Receive Buffer Management for w5500 and w5200


I have both w5500 and w5200 chipset. I’m transferring data over the UDP protocol. Receive buffers were normally defined as 2048 bytes in the library. How can I reduce the buffer because I want to work in real time. Could you help?

See Section 3.3 of the manual, on page 32 for detailed information about setting Tx and Rx buffer sizes for each socket. But you don’t need to adjust buffer sizes to process data in real time; you can detect the presence of data in a socket’s Rx buffer and read anything from a single byte to the entire buffer contents regardless of buffer size.

If you are using WIZnet’s ioLibrary, the buffer size is initialized through ctlwizchip().

uint8_t memsize[2][8] = { { 2, 2, 2, 2, 2, 2, 2, 2 }, { 2, 2, 2, 2, 2, 2, 2, 2 } };

	if (ctlwizchip(CW_INIT_WIZCHIP, (void*) memsize) == -1) {
		printf("WIZCHIP Initialized fail.\r\n");
		while (1);

Thanks for your answer.

I am listening to messages in a certain period. When the connection level gets worse during wireless communication, the buffer becomes full when I cannot read. So it can’t work in real time. I think that if I reduce the rx buffer size of the card I will overcome the problem.

I am using the arduino library. I try to reduce buffer sharing by increasing the number of sockets, but the card does not receive data. The definition of buffer in the library is as follows.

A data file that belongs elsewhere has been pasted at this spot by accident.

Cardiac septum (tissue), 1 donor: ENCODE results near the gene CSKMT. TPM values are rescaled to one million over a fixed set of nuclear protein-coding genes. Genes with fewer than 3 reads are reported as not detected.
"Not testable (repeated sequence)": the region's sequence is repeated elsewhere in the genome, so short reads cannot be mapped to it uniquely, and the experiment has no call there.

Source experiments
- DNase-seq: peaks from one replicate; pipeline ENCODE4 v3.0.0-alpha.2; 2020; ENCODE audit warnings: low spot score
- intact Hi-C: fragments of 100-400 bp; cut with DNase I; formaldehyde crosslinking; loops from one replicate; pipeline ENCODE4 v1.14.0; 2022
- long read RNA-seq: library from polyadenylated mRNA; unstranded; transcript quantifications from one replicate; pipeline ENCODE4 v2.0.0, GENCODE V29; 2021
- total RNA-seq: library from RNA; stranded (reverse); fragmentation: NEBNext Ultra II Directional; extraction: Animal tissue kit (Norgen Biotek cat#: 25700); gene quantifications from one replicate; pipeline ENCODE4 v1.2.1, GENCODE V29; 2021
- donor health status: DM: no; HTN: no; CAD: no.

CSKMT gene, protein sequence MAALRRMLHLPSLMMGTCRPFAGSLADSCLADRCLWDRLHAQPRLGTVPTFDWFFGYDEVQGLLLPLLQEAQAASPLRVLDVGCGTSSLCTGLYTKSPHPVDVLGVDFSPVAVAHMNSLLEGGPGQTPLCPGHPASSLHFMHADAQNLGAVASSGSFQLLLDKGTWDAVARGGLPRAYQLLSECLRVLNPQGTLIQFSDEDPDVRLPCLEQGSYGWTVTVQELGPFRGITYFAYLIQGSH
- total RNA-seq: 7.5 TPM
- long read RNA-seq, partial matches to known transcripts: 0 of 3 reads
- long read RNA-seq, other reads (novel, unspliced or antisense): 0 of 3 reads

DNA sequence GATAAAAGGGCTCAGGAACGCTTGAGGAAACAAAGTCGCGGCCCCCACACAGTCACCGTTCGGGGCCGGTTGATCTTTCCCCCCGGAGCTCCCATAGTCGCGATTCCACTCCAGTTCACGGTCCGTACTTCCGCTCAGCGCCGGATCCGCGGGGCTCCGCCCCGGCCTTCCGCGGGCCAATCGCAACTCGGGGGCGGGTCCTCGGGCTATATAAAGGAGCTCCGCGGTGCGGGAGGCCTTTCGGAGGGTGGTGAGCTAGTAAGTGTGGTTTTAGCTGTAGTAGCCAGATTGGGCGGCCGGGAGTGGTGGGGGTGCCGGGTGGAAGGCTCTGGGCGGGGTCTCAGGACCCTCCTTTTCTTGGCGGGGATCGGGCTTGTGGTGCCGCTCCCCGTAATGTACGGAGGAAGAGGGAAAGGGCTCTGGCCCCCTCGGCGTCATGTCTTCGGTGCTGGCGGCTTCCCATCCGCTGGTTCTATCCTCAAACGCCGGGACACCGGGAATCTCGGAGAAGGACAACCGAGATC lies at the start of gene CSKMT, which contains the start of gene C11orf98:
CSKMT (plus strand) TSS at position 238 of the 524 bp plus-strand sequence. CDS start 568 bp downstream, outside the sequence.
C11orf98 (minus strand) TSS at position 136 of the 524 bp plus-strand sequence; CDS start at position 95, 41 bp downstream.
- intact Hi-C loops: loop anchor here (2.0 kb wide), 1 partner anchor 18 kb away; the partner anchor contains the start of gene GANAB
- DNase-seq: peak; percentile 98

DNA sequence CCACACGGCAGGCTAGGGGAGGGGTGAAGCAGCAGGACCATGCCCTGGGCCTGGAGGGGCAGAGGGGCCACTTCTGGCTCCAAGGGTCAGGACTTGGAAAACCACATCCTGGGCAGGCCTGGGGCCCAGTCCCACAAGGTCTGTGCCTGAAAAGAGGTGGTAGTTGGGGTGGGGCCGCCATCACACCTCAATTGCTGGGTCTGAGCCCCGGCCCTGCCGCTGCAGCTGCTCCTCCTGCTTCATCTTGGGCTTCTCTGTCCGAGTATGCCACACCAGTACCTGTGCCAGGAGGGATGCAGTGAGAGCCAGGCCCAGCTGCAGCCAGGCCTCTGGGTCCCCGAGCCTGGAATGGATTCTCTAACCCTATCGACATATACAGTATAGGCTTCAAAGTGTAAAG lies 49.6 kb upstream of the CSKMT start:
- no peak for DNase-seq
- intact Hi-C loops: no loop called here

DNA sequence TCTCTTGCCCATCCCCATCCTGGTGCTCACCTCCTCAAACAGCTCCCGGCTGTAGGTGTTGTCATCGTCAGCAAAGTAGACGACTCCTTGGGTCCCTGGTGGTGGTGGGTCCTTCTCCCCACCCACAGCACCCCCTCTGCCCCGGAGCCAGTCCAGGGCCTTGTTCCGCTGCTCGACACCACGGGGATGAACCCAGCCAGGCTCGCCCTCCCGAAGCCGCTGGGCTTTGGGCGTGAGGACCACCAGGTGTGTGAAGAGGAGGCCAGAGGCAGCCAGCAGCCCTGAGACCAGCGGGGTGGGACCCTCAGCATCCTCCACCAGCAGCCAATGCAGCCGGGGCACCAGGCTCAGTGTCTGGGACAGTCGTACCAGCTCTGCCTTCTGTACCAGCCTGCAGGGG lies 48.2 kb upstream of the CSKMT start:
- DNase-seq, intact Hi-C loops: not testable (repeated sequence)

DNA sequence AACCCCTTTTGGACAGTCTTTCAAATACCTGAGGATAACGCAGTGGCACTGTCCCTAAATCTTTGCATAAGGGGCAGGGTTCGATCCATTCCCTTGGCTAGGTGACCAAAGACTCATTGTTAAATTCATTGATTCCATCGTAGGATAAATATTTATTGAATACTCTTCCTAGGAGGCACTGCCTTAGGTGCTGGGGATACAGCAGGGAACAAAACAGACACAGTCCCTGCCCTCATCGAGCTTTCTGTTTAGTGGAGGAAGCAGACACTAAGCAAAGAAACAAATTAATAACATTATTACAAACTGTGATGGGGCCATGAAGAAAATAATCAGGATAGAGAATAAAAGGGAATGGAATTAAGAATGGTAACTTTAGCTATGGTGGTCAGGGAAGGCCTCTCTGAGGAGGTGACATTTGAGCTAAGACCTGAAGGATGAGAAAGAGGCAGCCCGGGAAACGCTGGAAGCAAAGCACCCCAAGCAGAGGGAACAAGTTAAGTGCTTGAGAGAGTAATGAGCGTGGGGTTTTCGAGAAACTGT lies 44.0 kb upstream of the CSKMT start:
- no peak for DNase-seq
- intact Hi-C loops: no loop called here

#define TX_RX_MAX_BUF_SIZE 2048
#define TX_BUF 0x1100

#define TXBUF_BASE 0x8000
#define RXBUF_BASE 0xC000


for (int i=0; i<MAX_SOCK_NUM; i++) {
write((0x4000 + i * 0x100 + 0x001F), 2);
write((0x4000 + i * 0x100 + 0x001E), 2);
for (int i=0; i<MAX_SOCK_NUM; i++) {

static const uint8_t RST = 7; // Reset BIT
static const int SOCKETS = 8;
static const uint16_t SMASK = 0x07FF; // Tx buffer MASK
static const uint16_t RMASK = 0x07FF; // Rx buffer MASK
static const uint16_t SSIZE = 2048; // Max Tx buffer size
static const uint16_t RSIZE = 2048; // Max Rx buffer size
uint16_t SBASE[SOCKETS]; // Tx buffer base address
uint16_t RBASE[SOCKETS]; // Rx buffer base address

If your system is receiving data from some source that’s producing it faster than you can process it, making your receive buffer smaller will make your problem worse rather than better. You can think of the receive buffer as a handy place to keep data until your software gets around to reading it into memory and processing it. Making the receive buffer smaller will back up the sender and delay making data available to your code. It won’t slow down the rate at which data is created.

If you describe the application you’re implementing in more detail, including how data is generated and delivered to your system I may be able to help more. I don’t understand your comment about wireless data, since both W5500 and W5200 support wired Ethernet.